|US1348585 *||Sep 19, 1916||Aug 3, 1920||William W Rosenfield||Suction-cleaner|
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|DE2341580A1 *||Aug 17, 1973||Mar 14, 1974||Philips Nv||Staubsaugerduese|
|Citing Patent||Filing date||Publication date||Applicant||Title|
|US4360948 *||Oct 23, 1980||Nov 30, 1982||Aktiebolaget Electrolux||Vacuum cleaner nozzle arrangement|
|US4831686 *||Nov 6, 1987||May 23, 1989||Aktiebologet Electrolux||Vacuum cleaning tool|
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|US6076228 *||Jul 2, 1998||Jun 20, 2000||Aiken; Michael D.||Floor cleaner with vacuum dryer|
|US6385811 *||Nov 2, 2000||May 14, 2002||Wessel-Werk Gmbh||Suction head for floor vacuum cleaners|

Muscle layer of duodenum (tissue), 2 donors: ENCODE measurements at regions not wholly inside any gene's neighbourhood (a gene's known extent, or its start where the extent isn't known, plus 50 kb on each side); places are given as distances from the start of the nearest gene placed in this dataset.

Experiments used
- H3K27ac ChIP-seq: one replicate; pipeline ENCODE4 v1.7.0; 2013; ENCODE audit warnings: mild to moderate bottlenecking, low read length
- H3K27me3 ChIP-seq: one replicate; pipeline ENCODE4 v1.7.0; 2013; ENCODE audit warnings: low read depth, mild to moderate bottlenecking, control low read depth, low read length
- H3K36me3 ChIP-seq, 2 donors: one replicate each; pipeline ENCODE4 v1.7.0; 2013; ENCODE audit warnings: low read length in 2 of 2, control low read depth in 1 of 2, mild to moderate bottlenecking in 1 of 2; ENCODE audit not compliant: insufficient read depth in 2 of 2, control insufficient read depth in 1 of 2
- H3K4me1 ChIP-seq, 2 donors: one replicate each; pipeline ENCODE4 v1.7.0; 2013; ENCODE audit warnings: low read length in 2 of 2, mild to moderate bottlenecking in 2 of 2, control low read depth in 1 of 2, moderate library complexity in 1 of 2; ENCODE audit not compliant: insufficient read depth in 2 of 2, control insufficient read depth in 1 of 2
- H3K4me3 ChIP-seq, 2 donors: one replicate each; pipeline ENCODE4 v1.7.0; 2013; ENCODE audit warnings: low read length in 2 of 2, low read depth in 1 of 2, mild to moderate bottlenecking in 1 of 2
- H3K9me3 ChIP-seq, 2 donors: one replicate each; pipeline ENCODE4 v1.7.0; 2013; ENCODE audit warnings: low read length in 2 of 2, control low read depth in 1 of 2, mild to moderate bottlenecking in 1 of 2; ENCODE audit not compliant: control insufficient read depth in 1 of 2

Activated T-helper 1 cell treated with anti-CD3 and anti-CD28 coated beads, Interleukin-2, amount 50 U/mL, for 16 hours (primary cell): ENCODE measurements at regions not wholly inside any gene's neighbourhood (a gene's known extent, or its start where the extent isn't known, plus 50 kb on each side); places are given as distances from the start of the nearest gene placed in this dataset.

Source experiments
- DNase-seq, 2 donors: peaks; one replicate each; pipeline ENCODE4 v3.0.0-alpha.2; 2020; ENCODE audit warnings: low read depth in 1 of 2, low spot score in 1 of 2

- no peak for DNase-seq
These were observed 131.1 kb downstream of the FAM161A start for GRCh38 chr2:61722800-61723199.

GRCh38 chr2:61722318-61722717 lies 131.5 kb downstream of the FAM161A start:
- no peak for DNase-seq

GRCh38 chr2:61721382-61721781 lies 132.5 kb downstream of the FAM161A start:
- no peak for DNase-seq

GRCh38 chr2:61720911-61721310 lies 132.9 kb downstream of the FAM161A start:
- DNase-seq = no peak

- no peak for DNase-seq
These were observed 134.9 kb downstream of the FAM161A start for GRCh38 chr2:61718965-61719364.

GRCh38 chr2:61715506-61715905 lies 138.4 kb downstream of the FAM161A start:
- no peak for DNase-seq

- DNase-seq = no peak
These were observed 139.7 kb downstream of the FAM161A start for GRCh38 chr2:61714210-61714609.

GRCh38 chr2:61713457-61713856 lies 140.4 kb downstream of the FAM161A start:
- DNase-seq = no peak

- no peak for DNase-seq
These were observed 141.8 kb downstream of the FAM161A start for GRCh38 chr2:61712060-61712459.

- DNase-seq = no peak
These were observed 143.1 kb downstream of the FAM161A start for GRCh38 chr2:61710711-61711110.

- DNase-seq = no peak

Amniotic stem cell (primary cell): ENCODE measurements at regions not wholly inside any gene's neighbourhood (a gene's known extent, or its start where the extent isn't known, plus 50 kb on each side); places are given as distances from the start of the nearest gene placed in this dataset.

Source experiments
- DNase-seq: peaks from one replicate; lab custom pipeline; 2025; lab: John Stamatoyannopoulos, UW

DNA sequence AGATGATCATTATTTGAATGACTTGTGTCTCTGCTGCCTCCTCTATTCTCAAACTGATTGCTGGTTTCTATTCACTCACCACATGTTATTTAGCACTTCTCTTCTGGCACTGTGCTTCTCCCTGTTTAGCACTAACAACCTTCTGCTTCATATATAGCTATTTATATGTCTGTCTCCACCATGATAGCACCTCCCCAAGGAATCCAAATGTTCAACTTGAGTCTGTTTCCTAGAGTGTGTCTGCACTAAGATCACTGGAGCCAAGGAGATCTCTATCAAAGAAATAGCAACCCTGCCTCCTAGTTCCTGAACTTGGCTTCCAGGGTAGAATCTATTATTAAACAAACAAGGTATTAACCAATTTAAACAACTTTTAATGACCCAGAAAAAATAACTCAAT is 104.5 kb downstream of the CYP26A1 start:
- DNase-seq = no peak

|US6427633||Nov 10, 2000||Aug 6, 2002||Patsy Ogden||Pet brush with hair removal feature|
|US6546592||Jul 14, 2000||Apr 15, 2003||Black & Decker Inc.||Dual filter vacuum cleaner apparatus|
|US6588050||Jun 8, 2001||Jul 8, 2003||Michael D. Aiken||Floor cleaner|
|US20060005350 *||Nov 19, 2004||Jan 12, 2006||Sumsung Gwangju Electronics Co., Ltd.||Suction brush for vacuum cleaner|
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|WO2007025887A1 *||Aug 21, 2006||Mar 8, 2007||BSH Bosch und Siemens Hausgeräte GmbH||Floor nozzle for a vacuum cleaner, comprising a display element|
|Cooperative Classification||A47L9/0653, A47L9/06|
|European Classification||A47L9/06, A47L9/06C2C|